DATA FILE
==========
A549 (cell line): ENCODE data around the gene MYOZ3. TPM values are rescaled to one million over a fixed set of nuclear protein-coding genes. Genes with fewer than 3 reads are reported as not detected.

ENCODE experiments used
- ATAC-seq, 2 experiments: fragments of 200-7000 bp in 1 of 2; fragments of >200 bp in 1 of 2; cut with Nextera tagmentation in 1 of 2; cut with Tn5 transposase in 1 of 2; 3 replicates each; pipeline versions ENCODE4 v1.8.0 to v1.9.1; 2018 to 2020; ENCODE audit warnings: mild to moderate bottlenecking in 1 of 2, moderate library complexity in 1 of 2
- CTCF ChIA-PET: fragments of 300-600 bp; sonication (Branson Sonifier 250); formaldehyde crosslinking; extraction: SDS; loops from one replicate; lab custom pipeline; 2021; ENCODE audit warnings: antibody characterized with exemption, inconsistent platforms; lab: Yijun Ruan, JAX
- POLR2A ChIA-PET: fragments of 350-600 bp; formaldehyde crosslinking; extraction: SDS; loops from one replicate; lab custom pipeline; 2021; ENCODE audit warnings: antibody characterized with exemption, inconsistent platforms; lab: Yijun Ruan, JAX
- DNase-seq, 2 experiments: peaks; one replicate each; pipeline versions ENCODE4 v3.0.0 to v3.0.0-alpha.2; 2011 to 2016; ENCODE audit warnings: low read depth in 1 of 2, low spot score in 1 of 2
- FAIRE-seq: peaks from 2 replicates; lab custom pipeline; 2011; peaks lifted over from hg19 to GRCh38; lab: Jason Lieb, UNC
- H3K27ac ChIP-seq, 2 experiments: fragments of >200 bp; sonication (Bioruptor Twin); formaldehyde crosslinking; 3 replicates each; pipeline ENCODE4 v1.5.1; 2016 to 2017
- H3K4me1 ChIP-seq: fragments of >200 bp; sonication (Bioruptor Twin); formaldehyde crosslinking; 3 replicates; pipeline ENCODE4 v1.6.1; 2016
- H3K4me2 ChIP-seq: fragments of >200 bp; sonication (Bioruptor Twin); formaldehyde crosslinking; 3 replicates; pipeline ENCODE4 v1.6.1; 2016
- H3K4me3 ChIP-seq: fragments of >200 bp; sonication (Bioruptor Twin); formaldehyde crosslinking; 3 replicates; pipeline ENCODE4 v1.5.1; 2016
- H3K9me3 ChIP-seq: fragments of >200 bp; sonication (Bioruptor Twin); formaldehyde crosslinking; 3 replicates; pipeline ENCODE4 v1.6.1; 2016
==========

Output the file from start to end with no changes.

A549 (cell line): ENCODE data around the gene MYOZ3. TPM values are rescaled to one million over a fixed set of nuclear protein-coding genes. Genes with fewer than 3 reads are reported as not detected.

ENCODE experiments used
- ATAC-seq, 2 experiments: fragments of 200-7000 bp in 1 of 2; fragments of >200 bp in 1 of 2; cut with Nextera tagmentation in 1 of 2; cut with Tn5 transposase in 1 of 2; 3 replicates each; pipeline versions ENCODE4 v1.8.0 to v1.9.1; 2018 to 2020; ENCODE audit warnings: mild to moderate bottlenecking in 1 of 2, moderate library complexity in 1 of 2
- CTCF ChIA-PET: fragments of 300-600 bp; sonication (Branson Sonifier 250); formaldehyde crosslinking; extraction: SDS; loops from one replicate; lab custom pipeline; 2021; ENCODE audit warnings: antibody characterized with exemption, inconsistent platforms; lab: Yijun Ruan, JAX
- POLR2A ChIA-PET: fragments of 350-600 bp; formaldehyde crosslinking; extraction: SDS; loops from one replicate; lab custom pipeline; 2021; ENCODE audit warnings: antibody characterized with exemption, inconsistent platforms; lab: Yijun Ruan, JAX
- DNase-seq, 2 experiments: peaks; one replicate each; pipeline versions ENCODE4 v3.0.0 to v3.0.0-alpha.2; 2011 to 2016; ENCODE audit warnings: low read depth in 1 of 2, low spot score in 1 of 2
- FAIRE-seq: peaks from 2 replicates; lab custom pipeline; 2011; peaks lifted over from hg19 to GRCh38; lab: Jason Lieb, UNC
- H3K27ac ChIP-seq, 2 experiments: fragments of >200 bp; sonication (Bioruptor Twin); formaldehyde crosslinking; 3 replicates each; pipeline ENCODE4 v1.5.1; 2016 to 2017
- H3K4me1 ChIP-seq: fragments of >200 bp; sonication (Bioruptor Twin); formaldehyde crosslinking; 3 replicates; pipeline ENCODE4 v1.6.1; 2016
- H3K4me2 ChIP-seq: fragments of >200 bp; sonication (Bioruptor Twin); formaldehyde crosslinking; 3 replicates; pipeline ENCODE4 v1.6.1; 2016
- H3K4me3 ChIP-seq: fragments of >200 bp; sonication (Bioruptor Twin); formaldehyde crosslinking; 3 replicates; pipeline ENCODE4 v1.5.1; 2016
- H3K9me3 ChIP-seq: fragments of >200 bp; sonication (Bioruptor Twin); formaldehyde crosslinking; 3 replicates; pipeline ENCODE4 v1.6.1; 2016